According to astronomers, the ultra-hot giant exoplanet experiences staggering 4,400F (2426 C) temperatures and is tidally locked, meaning that one side of WASP-76b always faces its star and so is hot enough to vaporize metal, ripping the molecules apart into atoms.
According to researchers, extreme conditions on this exoplanet generate strong winds that carry iron vapours to the cooler night side where it "condenses into iron droplets".
“One could say that this planet gets rainy in the evening, except it rains iron”, David Ehrenreich, a professor at the University of Geneva in Switzerland, said in a press-release. Ehrenreich led a study about the newly-discovered planet that was recently published in the journal Nature.
Researchers compare WASP-76b to our own tidally-locked Moon to explain the phenomenon of the molten iron rain. The 'iron rain' planet, like the Moon on its orbit around the Earth, is 'locked' and takes "as long to rotate around its axis as it does to go around the star", although the newly-discovered exoplanet is thought to orbit its parent star - a relatively young A-type - at a distance of about 3 percent that of the distance between the Earth and our sun and at an astounding speed of one complete orbit over the equivalent of just two Earth days.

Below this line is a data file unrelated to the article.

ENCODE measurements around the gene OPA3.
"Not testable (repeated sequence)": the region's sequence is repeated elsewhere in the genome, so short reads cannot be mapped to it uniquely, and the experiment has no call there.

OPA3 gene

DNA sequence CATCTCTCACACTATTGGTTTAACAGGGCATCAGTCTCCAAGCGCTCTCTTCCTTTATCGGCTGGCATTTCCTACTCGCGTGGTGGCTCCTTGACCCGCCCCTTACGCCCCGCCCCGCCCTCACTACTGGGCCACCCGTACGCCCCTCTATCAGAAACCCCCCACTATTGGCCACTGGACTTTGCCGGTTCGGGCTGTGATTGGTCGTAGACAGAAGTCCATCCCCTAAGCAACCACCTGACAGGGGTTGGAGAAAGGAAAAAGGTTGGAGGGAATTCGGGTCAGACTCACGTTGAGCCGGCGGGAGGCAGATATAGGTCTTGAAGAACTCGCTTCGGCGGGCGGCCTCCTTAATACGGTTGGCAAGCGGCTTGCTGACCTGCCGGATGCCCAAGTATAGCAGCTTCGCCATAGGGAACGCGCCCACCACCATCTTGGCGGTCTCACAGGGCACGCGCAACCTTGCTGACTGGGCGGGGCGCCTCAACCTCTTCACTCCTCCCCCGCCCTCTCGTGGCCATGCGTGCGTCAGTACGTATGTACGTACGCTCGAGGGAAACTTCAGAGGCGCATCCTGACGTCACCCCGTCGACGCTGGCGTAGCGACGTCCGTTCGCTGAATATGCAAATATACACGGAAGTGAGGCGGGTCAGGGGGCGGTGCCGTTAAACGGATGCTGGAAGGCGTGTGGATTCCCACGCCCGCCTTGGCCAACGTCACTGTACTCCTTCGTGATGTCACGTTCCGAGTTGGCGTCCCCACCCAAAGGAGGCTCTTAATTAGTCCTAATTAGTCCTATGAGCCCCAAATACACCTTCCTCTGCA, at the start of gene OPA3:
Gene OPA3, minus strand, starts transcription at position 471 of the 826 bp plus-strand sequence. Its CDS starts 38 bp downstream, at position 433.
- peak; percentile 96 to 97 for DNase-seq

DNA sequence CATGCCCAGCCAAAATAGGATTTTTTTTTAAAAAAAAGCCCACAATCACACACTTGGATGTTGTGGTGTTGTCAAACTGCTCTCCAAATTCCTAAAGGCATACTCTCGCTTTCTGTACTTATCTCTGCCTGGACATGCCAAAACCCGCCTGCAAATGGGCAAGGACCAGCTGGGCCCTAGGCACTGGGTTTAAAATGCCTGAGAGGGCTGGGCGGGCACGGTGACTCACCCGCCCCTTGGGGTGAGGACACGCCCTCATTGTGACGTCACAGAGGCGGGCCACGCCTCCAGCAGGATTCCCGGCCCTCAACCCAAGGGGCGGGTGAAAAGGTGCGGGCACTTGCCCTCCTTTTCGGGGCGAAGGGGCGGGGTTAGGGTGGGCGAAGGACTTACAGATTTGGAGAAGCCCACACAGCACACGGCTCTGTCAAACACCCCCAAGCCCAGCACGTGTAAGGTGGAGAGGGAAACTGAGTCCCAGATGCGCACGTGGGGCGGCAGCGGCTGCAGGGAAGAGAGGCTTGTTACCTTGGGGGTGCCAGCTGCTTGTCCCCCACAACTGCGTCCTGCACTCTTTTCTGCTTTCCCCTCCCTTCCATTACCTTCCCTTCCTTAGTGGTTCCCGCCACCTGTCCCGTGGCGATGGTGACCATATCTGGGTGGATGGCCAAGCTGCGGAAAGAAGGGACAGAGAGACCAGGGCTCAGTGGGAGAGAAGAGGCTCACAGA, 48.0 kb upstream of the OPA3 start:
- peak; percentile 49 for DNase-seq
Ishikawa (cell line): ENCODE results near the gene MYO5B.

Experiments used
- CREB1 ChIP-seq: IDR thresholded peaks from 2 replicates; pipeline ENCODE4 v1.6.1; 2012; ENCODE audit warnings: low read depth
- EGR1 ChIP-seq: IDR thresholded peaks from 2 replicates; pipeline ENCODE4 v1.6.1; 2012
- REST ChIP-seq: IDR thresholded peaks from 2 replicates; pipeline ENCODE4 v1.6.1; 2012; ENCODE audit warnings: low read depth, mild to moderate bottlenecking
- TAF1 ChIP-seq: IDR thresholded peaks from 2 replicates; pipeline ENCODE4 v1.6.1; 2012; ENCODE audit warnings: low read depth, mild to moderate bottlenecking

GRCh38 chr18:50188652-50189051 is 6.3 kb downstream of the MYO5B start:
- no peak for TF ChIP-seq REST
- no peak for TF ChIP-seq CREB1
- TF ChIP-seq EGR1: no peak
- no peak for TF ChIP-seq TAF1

WASP-76b reportedly receives thousands of times more radiation from its parent star than the Earth does from the Sun, astronomers suggest. According to the study, the 'iron planet' also has distinct day-night chemistry. Using the ESO optical telescope array, researchers detected a strong signature of iron vapour at the evening border separating the planet's day and night sides.
According to the study, the striking difference between the two sides of the planet means that local wind gusts can reach upwards of 11,184 miles per hour (18,000 kilometers per hour).
“The observations show that iron vapour is abundant in the atmosphere of the hot day side of WASP-76b. A fraction of this iron is injected into the night side owing to the planet's rotation and atmospheric winds. There, the iron encounters much cooler environments, condenses and rains down", according to María Rosa Zapatero Osorio, an astrophysicist at the Centre for Astrobiology, in Madrid, Spain.